The Study of Chemical Reactions

The Study of Chemical Reactions
 Writing and balancing the overall
equation for the reaction barely
scrapes the surface…You must
understand the
 mechanism,
 thermodynamics, and
 kinetics
of the reaction as well.
The Chlorination of Methane
 We will see how to investigate
each of these areas by studying
the following gas-phase reaction:
∆ or hν
CH4 + Cl2
HCl + CH3Cl
(+ CH2Cl2 + CHCl3 + CCl4)
The Chlorination of Methane
 Does not occur at room
temperature in the absence of
 The most effective light for the
reaction is blue and is absorbed
by the Cl2.
 The light-initiated reaction has a
high quantum yield.
Free-Radical Chlorination of
 Proceeds by a chain reaction.
 Steps in any chain reaction:
 Initiation
 the generation of a reactive intermediate
 Propagation
 Products form. Reaction continues until
reactants or intermediates are depleted.
 Termination
 removes the reactive intermediates
Initiation: Generation of a Free Radical
 With either heat (∆) or the appropriate
wavelength of light (hν), Cl2 undergoes
homolytic cleavage, one electron in the
bond going to each of the Cl atoms:
 Propagation refers to the steps in the reaction
that generate the products and regenerate the
reactive intermediates.
step 1
reactive intermediates
step 2
 Propagation continues until
 a reactant is used up, or
 the reactive intermediates get
depleted by nonproductive reactions.
These are some of the termination reactions.
Thermodynamics of the FreeRadical Chlorination of Methane
 Thermodynamics tell a lot about a
system at equilibrium.
 ∆G°(25°C) = -108.6 kJ
 KP = e-∆G°/RT =
CH4 + Cl2 HCl + CH3Cl
KP 
PCH 4 PCl 2
Thermodynamics of the FreeRadical Chlorination of Methane
 The large value of K and the large
negative value of ∆G° say the
reaction goes to completion.
 In general, a reaction goes to >99%
completion if its ∆G is < -12kJ.
Thermodynamics of the FreeRadical Chlorination of Methane
The free energy change depends on the enthalpy
change for the reaction, the temperature at which the
reaction takes place, and the entropy change:
∆G = ∆H - T∆S
Examining ∆H and ∆S will show what drives the
reaction and, consequently, how the reaction will
behave at different temperatures.
∆H°(25°C) = -105 kJ The reaction is very exothermic,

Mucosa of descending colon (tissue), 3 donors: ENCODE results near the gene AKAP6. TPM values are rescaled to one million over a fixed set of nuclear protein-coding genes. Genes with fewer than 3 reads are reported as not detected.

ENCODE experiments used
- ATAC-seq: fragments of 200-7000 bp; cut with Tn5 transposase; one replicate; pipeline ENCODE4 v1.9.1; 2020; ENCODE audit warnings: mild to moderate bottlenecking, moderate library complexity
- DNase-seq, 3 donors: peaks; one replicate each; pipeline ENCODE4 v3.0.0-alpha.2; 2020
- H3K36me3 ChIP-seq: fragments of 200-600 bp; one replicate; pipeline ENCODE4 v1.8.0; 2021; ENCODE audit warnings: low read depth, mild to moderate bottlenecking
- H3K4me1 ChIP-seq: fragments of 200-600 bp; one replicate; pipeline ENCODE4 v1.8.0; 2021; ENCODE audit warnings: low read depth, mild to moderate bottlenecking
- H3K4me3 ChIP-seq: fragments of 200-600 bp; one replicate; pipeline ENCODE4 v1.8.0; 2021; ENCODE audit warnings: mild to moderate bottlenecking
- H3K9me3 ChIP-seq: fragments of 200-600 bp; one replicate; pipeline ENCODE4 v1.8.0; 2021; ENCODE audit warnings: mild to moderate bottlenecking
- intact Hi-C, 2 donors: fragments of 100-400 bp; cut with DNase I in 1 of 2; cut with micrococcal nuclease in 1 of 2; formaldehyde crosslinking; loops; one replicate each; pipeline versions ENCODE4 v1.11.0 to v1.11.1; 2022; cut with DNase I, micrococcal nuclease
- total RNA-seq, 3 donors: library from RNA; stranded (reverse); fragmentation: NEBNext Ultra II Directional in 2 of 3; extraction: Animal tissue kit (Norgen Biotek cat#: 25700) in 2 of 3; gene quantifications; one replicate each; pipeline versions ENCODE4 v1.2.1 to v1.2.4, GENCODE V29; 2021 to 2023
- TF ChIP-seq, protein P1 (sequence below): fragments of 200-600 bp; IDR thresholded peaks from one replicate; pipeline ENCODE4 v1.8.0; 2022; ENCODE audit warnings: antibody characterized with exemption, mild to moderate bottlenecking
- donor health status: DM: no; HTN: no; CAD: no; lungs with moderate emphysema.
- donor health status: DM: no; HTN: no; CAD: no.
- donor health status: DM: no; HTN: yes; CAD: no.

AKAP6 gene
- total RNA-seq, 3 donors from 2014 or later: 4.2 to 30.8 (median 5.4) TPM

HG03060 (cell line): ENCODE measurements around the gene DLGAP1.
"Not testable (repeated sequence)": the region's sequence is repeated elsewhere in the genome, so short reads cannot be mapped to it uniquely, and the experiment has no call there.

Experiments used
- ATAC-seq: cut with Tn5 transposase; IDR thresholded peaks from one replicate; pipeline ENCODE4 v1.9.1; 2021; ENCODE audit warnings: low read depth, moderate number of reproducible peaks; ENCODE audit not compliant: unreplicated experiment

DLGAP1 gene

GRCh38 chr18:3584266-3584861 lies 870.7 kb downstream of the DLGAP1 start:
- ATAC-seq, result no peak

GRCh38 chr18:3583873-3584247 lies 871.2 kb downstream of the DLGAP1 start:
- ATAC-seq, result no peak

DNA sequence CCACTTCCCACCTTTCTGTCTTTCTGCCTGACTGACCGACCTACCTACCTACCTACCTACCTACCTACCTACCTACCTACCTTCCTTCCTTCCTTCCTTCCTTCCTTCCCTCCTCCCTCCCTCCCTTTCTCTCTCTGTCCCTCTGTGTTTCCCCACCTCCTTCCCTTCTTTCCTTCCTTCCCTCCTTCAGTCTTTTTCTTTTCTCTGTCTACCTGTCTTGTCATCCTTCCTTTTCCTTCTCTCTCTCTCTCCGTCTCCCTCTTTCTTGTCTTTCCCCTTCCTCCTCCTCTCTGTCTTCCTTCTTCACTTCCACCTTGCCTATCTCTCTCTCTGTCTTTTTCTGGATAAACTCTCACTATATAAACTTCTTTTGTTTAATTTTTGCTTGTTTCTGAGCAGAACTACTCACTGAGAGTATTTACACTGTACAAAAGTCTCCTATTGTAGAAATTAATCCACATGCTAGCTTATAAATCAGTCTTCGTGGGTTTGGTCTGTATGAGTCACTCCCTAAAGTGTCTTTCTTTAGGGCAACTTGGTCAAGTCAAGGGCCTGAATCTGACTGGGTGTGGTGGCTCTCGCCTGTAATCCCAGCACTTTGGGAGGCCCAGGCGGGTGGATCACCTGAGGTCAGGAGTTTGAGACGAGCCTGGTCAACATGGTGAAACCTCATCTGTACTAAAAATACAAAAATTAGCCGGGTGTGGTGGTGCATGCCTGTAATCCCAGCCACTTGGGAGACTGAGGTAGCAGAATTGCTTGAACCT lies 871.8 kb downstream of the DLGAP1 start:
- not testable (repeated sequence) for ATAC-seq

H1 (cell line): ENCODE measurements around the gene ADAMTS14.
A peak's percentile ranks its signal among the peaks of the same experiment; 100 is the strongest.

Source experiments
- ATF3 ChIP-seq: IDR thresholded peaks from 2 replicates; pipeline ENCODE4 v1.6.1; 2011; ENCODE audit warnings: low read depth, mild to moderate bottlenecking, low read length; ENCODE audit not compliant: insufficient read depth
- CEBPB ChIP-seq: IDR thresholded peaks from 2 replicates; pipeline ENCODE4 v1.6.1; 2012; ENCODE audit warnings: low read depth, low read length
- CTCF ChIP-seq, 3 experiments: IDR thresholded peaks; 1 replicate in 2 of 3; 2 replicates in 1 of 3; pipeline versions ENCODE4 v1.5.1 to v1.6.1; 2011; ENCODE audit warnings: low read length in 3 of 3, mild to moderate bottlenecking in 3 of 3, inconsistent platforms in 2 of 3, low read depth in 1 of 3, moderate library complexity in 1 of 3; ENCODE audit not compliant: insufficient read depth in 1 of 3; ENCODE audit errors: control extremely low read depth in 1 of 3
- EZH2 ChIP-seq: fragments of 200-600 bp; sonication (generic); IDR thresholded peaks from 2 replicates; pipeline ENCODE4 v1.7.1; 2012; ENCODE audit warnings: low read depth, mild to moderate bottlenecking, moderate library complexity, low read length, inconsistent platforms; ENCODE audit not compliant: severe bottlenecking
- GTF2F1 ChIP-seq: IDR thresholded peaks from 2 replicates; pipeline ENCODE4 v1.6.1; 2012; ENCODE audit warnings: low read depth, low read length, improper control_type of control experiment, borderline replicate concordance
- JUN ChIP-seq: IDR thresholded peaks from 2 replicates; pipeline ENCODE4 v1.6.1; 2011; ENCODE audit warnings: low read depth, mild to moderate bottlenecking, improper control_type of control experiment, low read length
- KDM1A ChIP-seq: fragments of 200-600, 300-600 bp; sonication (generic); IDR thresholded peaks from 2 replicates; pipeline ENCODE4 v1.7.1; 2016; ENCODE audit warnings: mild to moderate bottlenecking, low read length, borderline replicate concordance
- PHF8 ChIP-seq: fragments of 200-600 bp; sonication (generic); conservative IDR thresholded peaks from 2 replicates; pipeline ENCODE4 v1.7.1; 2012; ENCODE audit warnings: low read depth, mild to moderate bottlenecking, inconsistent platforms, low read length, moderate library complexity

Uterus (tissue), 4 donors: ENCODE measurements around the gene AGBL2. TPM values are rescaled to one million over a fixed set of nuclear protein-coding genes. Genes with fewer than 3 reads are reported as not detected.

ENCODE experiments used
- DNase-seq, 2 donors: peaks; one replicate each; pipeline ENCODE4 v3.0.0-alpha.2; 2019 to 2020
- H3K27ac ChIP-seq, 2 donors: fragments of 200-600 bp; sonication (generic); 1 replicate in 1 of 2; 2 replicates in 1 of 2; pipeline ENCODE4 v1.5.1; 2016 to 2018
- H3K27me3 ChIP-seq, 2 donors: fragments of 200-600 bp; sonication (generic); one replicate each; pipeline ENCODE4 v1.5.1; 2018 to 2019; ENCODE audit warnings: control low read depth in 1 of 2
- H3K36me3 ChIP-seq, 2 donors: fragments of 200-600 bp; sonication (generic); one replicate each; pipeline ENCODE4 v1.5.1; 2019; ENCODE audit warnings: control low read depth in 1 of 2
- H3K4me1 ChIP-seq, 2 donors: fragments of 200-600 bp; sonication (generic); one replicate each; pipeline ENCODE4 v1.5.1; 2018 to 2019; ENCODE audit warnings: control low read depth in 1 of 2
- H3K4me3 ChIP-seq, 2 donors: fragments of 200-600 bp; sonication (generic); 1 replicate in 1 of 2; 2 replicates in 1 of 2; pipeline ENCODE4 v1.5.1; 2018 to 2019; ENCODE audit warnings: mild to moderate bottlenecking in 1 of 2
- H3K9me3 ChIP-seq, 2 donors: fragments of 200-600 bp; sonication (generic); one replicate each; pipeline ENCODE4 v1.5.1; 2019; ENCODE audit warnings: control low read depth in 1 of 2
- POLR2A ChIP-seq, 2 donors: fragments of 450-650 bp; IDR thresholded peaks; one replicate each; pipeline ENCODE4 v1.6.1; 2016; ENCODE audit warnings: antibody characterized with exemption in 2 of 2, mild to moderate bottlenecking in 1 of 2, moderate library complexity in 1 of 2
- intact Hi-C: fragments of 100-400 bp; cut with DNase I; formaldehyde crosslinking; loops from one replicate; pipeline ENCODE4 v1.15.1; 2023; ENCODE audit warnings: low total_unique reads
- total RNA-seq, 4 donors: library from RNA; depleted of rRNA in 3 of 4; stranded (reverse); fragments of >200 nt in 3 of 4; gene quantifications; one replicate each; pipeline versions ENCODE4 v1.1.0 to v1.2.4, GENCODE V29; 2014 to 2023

which favors products.
∆S°(25°C) = 12.16 J/K The entropy change is positive,
which also favors products.
At 25°C, the bigger influence on ∆G° is the fact that the
reaction is so exothermic.
Bond-Dissociation Enthalpies
 A measure of the strength of a bond is
how much energy it takes to break it
CH3-H + 435* kJ/mol  ▪CH3 + H▪
 The weaker the bond, the less energy
is needed to break it.
Cl-Cl + 242 kJ/mol  2Cl▪
 This explains why blue light initiates
the formation of Cl free radicals but
not methyl radicals.
*From Table 4-2
Bond-Dissociation Enthalpies
 Since we know the mechanism of the
chlorination reaction, we can calculate ∆H based
on bond dissociation enthalpies (BDEs).
To break bonds
431 kJ
435 kJ
351 kJ
242 kJ
To form bonds
Bond-Dissociation Enthalpies
 ∆H° = BDE(bonds broken)-BDE(bonds
= 677-782 = -105 kJ/mol
 This value tells us the reaction is very
exothermic, primarily because the Cl-Cl
bond is fairly weak.
 Thermodynamics tell a lot about a
system at equilibrium.
 Kinetics tell how fast a system
will reach equilibrium.
 Reaction rates are determined
 rate = k[reactant 1]a[reactant 2]b …
 [reactant 1] is the molarity of
reactant 1.
 a is the order of the reaction for
reactant 1.
 a+b+… is the overall order of the
 k is the rate constant.
 k is the rate constant.
 k is given by the Arrhenius equation
 A is a constant that incorporates collision
frequency and orientation
 Ea is the activation energy, the energy
needed to form the transition state.
 R is the gas constant (8.3145 J/mol K)
Reaction-Energy Diagram for a
Single-Step Reaction
transition state
Ea, the activation energy
ΔE, the energy
change for the
Reaction-Energy Diagram for the Two
Propagation Steps of the Chlorination of
rate equation for step 1:
Temperature Dependence of the
Rate Constant
k increases with T.
At a higher temperature, more reactant molecules
will have kinetic energies ≥ Ea.
Estimation: Rate doubles for every 10°C the
temperature increases.
Chlorination of Other Alkanes
 For ethane and the cycloalkanes, the
mechanism is very similar to that of
propagation step 1
Chlorination of Ethane
propagation step 2
overall reaction
Chlorination of Other Alkanes
 Can you write the complete mechanism
for the chlorination of cyclopentane?
propagation step 1
propagation step 2
overall reaction

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